23 years on from its initial release, Donkey Kong Country remains one of the most influential games of all-time. Combining a unique approach to visual design and a pivotal reimagining of a classic Nintendo character, DKC was a landmark release. It was Rare's unique response to the move from 2D to 3D visuals in gaming, and - perhaps surprisingly - the platform holder's answer to the arrival of Aladdin on Mega Drive the previous year.
While David Perry and his team would pioneer a technique called Digicel - moving hand-drawn animation into the digital space - Rare pursued something very different. Characters and environments were rendered on Silicon Graphics workstations, before being down-sampled and converted to the more constrained pixel-counts and palettes offered by the Super NES. The initial results were highly impressive, prompting a substantial investment from Nintendo, and a closer relationship that gave the firm an opportunity to work with an iconic character of their choice.
In this episode of DF Retro, we dig deep into the origins of Rare's CG techniques and how they were deployed across both Donkey Kong Country and its fighting game sibling, Killer Instinct. And what makes this episode special is that key members of the Rare development team - now working on Yooka-Laylee at Playtonic - share their stories and experiences of working on these games. Everything about the SGI method is covered here, from the earliest demos through to how the technique was rolled out in full production.
Beyond the revolutionary SGI workflow, we examine how each of these games pushed boundaries in other ways, producing games that held up remarkably well, just as the industry started to transition to the 3D era heralded by the original PlayStation and the Sega Saturn. With its own next-gen hardware still deep in development, Donkey Kong Country kept Nintendo in the game on the home front, while Killer Instinct's arcade presence hinted (perhaps a little optimistically) at the 3D future to come.Lionhead: the inside story The rise and fall of a British institution, as told by those who made it.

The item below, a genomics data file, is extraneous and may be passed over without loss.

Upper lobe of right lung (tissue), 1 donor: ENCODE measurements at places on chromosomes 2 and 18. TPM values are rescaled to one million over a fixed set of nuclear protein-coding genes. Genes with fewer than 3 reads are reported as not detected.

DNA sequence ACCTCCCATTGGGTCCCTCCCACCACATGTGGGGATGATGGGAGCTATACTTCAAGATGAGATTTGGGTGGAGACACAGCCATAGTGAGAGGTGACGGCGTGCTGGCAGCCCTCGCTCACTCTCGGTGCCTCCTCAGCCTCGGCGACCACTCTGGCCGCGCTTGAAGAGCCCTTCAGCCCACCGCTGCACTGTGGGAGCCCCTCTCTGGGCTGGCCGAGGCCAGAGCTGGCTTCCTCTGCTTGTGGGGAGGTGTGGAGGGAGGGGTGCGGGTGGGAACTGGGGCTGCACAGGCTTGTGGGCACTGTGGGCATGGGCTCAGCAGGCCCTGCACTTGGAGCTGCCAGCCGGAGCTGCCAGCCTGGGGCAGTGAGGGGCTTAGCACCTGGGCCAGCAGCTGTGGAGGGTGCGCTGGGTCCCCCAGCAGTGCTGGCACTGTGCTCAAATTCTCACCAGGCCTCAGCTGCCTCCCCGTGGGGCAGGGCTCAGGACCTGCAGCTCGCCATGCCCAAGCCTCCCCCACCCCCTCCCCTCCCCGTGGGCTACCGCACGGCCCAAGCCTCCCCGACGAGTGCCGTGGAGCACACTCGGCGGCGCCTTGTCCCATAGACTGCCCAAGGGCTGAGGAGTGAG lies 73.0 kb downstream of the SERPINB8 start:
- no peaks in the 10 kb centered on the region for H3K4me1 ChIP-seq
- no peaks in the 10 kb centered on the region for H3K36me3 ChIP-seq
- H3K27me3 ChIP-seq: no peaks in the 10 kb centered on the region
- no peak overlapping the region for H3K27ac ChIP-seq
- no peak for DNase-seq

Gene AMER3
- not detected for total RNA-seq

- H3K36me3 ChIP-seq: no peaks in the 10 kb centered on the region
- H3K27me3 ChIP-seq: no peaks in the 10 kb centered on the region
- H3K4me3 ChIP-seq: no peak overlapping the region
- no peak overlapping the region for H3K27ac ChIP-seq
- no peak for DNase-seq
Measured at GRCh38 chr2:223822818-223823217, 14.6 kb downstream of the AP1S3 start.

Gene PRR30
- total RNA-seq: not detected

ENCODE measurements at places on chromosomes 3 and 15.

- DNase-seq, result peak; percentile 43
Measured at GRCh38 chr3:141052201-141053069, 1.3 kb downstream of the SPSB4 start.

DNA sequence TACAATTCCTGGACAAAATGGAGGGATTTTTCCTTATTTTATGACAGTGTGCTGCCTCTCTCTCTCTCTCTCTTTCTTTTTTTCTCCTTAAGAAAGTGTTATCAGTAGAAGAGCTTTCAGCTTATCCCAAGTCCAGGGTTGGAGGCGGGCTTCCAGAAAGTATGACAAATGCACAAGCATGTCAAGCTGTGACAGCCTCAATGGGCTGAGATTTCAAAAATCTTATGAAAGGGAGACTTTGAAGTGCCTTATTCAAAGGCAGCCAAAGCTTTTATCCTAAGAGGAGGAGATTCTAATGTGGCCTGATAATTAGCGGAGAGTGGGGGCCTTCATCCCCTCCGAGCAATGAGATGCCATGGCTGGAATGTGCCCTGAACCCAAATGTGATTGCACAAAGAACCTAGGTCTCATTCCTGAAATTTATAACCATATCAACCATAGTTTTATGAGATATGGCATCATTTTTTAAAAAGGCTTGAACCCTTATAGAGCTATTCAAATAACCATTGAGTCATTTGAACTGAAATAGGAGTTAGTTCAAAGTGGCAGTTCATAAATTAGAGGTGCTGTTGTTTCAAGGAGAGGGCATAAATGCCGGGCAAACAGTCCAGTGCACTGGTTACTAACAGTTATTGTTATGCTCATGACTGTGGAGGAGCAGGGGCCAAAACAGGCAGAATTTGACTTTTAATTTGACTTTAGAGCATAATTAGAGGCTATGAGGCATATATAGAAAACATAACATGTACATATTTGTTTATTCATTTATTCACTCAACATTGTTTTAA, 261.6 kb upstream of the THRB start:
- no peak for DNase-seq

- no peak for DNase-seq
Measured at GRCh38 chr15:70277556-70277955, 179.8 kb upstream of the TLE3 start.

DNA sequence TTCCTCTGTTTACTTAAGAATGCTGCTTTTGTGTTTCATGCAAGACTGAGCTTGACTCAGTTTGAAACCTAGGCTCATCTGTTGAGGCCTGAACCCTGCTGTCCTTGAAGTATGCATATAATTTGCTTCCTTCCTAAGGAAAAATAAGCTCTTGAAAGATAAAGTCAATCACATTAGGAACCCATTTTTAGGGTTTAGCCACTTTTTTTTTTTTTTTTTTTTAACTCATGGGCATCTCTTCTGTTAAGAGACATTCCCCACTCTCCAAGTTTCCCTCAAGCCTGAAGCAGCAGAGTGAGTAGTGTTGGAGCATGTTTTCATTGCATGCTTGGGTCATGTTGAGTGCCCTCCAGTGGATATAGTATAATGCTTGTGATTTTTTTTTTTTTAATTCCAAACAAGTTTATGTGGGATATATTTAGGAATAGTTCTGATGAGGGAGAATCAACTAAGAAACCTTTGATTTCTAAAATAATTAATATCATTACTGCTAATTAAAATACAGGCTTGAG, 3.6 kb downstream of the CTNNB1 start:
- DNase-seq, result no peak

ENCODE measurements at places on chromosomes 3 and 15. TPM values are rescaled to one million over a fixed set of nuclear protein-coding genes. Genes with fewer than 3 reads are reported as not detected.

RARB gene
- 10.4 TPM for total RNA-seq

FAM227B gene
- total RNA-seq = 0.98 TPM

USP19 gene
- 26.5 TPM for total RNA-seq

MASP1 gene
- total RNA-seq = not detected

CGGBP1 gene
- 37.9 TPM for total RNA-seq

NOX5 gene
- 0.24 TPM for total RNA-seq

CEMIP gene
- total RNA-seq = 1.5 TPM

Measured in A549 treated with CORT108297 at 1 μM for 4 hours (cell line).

Rare's efforts were pivotal releases for 1994 (a SNES port of Killer Instinct would arrive a year later) but it's the firm's revolutionary approach to 16-bit visuals that is best remembered today - but to be fair to the developers, it wasn't just the SGI method that made these games look so special, and our story also includes analysis of the other techniques Rare used to make their software so visually distinctive.
And it's the software - the smart programming - that really was the key here. Throughout the lifecycle of the SNES, it was commonplace for cartridges to be fitted with custom hardware to boost the capabilities of the system, but Rare's results were achieved entirely with just the base system hardware, with no further custom processors. It's a solid technical foundation that served both Rare and Nintendo well, and it means that both titles could scale across Nintendo's range of consoles, with impressive results on various iterations of Game Boy hardware. And did you know that initial plans were made for Donkey Kong Country to arrive on Virtual Boy too? We've got that story too.
We're really proud of this episode of Digital Foundry Retro. It's the last offering we have for 2017 and it was a real labour of love putting it together - we hope you enjoy it.